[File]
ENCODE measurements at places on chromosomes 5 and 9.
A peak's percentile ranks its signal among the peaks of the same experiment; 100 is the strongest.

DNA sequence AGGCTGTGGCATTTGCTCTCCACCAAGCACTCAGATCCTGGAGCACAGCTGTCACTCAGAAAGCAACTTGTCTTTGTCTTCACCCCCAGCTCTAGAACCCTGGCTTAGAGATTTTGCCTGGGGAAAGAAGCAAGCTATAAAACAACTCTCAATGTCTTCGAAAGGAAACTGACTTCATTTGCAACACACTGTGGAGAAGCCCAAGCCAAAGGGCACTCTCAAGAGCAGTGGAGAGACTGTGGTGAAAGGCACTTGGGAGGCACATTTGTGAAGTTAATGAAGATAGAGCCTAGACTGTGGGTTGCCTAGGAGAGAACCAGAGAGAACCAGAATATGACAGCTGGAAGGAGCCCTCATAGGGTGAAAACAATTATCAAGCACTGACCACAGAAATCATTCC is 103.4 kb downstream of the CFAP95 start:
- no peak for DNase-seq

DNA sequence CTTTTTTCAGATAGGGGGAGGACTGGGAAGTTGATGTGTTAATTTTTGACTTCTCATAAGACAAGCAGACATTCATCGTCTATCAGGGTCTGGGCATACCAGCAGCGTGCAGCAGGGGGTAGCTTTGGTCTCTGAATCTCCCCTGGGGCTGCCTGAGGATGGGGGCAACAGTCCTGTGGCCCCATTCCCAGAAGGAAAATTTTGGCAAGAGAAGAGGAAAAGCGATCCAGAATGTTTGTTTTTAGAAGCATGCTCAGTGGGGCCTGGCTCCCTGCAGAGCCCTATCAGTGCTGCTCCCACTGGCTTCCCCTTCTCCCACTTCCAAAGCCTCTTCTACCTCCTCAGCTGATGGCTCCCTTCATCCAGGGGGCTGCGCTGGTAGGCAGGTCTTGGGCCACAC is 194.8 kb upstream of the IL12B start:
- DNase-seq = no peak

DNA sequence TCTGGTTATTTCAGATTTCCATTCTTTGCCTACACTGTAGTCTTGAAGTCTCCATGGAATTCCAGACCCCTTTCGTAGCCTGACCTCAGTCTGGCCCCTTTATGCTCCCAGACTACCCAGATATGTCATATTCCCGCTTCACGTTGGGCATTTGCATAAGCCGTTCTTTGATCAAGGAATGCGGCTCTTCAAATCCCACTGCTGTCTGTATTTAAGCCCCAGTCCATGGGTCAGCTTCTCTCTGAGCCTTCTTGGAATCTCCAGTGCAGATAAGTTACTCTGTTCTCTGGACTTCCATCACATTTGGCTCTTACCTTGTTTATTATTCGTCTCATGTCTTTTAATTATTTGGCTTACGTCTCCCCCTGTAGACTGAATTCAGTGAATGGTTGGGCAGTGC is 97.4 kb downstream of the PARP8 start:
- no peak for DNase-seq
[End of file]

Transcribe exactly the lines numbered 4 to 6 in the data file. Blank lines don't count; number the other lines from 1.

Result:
- no peak for DNase-seq

DNA sequence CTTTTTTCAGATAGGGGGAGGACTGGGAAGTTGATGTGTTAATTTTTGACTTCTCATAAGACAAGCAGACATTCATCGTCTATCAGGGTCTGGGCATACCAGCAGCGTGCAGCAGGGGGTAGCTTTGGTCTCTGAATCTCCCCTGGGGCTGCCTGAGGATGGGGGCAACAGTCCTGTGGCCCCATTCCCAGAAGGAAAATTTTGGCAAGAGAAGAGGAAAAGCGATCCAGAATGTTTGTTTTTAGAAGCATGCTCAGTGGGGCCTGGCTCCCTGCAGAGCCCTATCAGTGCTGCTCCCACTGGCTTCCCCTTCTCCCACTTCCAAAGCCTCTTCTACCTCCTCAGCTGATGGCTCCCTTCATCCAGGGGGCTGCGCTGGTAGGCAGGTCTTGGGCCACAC is 194.8 kb upstream of the IL12B start:
- DNase-seq = no peak